Recently, a brand new road has at last been built, leading to the very heart of the valley. However, as in many similar cases, this has turned out to have mixed blessings. On the one hand, it has indeed improved access to the outside world, but - likewise - it has equally improved the access of the outside world to the valley and increasing numbers of outsiders, with greater financial resources, have been attracted to exploit the economic potential of the valley.

The current population of the valley is about 492 people (82 families) according to 2008 census,[7] but the population fluctuates according to season. Nevertheless, the overall trend appears downwards, as the younger people seem less inclined to remain in the valley, due to the paucity of health and educational facilities available locally.[8]

Proposed Yaghnob Protected Area

In 1989-1992, Anvar J. Buzurukov (as the head of the Protected Areas Department of the Ministry of the Environment) initiated, planned and led scientific feasibility studies towards establishing the first national and natural parks in the Tajik SSR. In 1992, the biggest high mountain park in USSR-Pamir National Park was designated, now called the Tajik National Park, a year before the same team established the first nature reserve in Tajikistan, the Shirkent Nature Park). In addition, Anvar Buzurukov and his team with the first environmental non-governmental organization in Tajikistan, the Tajik Social and Ecological Union (TSEU), formed with support from the Ayni district authorities, in 1991 began the development of a technical proposal towards developing a protected area in the Yaghnob Valley, for both the natural environment and for the indigenous people. Unfortunately, the civil war of 1992-97 put these plans on hold.

In 2007 A.J. Buzurukov, as founder of the TSEU, planned and organized a multidisciplinary expedition to the Yaghnob Valley, with the support of the Ayni Development Committee, the UNDP's Ayni Regional Office and the UK government. Together with independent researchers, the expedition attempted to renew the initiatives to save and protect the valley's natural environment and the lifestyles and the language of its people. They prepared a report entitled, A brief scientific feasibility study, with proposed pre-project activities, for establishing the Yaghnob Natural Ethnography Park (YNEP). (downloadable on www.yagnob.org)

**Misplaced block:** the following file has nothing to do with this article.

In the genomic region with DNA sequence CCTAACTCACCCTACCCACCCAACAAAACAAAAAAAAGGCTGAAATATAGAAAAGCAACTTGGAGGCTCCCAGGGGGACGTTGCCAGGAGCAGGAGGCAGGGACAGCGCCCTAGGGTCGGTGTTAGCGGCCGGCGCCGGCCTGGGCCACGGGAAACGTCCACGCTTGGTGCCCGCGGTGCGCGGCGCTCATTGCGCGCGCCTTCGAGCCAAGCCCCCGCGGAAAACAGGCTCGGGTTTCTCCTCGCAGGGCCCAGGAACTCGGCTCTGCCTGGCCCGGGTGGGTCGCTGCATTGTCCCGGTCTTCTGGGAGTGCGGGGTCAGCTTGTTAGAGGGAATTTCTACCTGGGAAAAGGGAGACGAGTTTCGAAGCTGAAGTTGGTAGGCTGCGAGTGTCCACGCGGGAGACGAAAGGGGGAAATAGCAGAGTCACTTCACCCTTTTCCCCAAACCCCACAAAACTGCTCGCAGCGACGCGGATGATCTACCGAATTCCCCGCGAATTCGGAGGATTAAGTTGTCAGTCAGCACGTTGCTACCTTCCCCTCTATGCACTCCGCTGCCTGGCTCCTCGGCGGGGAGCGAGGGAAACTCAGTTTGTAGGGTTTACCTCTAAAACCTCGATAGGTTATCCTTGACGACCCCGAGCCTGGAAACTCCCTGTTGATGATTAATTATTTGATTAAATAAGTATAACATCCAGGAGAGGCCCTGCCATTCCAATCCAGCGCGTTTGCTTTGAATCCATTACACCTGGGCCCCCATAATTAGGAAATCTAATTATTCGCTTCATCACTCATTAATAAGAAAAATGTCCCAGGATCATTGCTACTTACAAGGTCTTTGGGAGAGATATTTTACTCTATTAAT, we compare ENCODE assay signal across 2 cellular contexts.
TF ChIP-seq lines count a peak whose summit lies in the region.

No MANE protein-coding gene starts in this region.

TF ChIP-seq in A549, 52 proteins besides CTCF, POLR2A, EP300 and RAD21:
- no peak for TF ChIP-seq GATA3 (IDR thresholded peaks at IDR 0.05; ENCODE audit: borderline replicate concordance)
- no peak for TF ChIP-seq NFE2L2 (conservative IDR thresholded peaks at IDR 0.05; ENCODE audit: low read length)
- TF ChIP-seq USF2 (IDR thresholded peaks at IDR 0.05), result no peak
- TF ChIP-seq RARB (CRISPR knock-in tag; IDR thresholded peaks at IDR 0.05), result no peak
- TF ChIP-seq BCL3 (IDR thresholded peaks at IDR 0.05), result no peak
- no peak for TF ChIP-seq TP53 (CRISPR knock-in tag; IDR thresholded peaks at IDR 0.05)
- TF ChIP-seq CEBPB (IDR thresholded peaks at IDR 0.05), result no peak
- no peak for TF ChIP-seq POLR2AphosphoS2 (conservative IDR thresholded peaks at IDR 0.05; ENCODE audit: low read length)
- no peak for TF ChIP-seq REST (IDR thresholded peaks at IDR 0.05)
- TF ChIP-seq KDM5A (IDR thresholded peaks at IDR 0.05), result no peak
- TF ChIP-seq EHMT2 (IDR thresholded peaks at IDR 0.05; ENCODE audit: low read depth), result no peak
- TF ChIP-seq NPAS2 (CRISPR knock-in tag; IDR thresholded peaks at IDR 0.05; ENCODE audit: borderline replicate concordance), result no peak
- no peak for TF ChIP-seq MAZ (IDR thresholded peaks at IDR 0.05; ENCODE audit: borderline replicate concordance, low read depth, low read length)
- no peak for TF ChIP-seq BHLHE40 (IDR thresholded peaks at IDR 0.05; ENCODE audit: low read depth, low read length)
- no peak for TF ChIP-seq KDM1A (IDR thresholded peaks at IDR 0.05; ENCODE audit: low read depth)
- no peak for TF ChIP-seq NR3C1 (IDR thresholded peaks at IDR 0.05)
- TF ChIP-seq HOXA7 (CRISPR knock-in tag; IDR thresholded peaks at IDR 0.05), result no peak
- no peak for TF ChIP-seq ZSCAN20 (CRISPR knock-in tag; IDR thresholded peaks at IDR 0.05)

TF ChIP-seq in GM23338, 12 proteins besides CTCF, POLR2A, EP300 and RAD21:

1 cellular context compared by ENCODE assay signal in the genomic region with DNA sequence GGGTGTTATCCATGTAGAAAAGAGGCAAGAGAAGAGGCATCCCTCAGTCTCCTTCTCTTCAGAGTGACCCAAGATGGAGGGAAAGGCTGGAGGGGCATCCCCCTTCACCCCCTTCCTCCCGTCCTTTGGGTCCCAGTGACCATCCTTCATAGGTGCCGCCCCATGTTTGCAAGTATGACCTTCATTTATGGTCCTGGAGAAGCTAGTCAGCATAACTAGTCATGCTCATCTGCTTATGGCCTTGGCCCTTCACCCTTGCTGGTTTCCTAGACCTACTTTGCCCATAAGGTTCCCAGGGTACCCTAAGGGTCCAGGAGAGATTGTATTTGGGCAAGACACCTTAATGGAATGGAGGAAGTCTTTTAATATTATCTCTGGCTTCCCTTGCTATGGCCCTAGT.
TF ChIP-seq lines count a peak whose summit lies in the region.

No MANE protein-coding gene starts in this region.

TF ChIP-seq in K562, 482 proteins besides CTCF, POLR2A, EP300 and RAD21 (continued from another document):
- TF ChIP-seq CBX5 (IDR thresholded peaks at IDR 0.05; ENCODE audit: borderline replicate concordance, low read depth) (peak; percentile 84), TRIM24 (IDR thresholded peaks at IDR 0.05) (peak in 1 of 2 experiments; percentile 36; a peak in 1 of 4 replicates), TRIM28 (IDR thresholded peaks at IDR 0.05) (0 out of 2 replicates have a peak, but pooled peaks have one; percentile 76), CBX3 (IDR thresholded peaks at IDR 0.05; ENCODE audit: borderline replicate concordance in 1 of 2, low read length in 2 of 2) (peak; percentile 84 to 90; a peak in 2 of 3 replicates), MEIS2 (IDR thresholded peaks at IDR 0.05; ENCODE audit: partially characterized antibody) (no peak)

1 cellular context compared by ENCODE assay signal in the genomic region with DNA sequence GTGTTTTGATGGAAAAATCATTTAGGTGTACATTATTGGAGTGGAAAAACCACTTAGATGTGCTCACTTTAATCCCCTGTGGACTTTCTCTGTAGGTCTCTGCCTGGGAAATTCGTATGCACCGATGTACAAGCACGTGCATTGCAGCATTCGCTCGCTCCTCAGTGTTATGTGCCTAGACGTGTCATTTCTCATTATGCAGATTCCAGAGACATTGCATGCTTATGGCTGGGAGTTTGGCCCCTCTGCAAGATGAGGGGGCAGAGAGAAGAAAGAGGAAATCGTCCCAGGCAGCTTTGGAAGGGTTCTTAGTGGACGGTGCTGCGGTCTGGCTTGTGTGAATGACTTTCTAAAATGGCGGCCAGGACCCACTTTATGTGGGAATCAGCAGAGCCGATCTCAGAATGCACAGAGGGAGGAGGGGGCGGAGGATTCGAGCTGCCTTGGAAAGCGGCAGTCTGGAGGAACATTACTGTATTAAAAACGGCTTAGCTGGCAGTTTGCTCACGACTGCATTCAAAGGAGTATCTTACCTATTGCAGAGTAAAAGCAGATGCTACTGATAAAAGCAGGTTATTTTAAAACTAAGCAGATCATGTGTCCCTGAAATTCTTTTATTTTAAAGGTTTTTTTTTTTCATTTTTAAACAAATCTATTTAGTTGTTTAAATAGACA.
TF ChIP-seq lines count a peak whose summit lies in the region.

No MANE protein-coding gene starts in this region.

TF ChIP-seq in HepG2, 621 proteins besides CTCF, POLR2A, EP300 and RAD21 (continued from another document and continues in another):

Advocates have long called for a special status to be given to the valley and the Yaghnobi language. One solution would be to create the YNEP, which would be the first such in the northern region of Tajikistan. It would protect the valley from any increase in environmentally-damaging activities, such as overgrazing, but would support sustainable and responsible tourism. Plans for the YNEP were discussed and approved during the first international scientific conference on environmental and developmental issues in the Yaghnob Valley: Ancient Sogdiana: Past, Present and Future, which took place on the 18–19 October 2007 in Dushanbe in Tajikistan.

The conference delegates formulated an appeal to the government and citizens of Tajikistan, and also to international organizations, for support in the establishment of the Yaghnob Natural Ethnography Park and for help in the sustainable and responsible development of the Yaghnob Valley, including improvements in the infrastructure. The conference concluded that the priority was to improve the living conditions of the Yaghnobi people and the quality of their lives. The Yaghnobi community, for its part, needed to play a more active role and become involved in all the subsequent initiatives, learning how to plan and implement the development projects themselves.[9]

Yaghnobi villages[edit]

The Yaghnobi villages were divided into 3 districts or, in Yaghnobi, sada):

Lower District: Khishortob‡, Farkow†, Pushoytamen†, Worsowut†, Quli Worsowut†;

Middle District: Marghtumayn, Mushtif†, Alowmayn†, Waghinzoy, Shakhsara†, Showeta, Dumzoy†, Khisoki Darv†, Nomitkon, Chukkat†, Bidev, Kashi, Pulla Rowut, Tag-i Chanor, Pitip†;

Upper District: Upper Gharmen, Lower Gharmen, Simich†, Sokan, Dahana†, Qul, Piskon, Padipast, Nodmayn†, Dehbaland, Witikhon†, Tagob†, Kansi†, Kiryonti‡, Dehkalon†‡, Navobod†‡.

Note: † indicates an abandoned village, and ‡ indicates a Tajik-speaking village.


  1. ^ http://www.discovery-central-asia.com/archive/2007/autumn/autumn13.php
  2. ^ Gunya, A.Yagnob Valley – nature, history, and chances of a mountain community development in Tajikistan. Moscow, 2002
  3. ^ Jamolzoda, A. Journey to Sogdiana's Heirs www.yagnob.org
  4. ^ http://www.discovery-central-asia.com/archive/2007/autumn/autumn13.php
  5. ^ Jamolzoda, A. Journey to Sogdiana's Heirs www.yagnob.org
  6. ^ Jamolzoda, A. Journey to Sogdiana's Heirs www.yagnob.org
  7. ^ Сайфиддин Мирзозода: Фарҳанги яғнобӣ-тоҷикӣ, Душанбе 2008.
  8. ^ Jamolzoda, A. Journey to Sogdiana's Heirs www.yagnob.org
  9. ^ http://www.yagnob.org


External links[edit]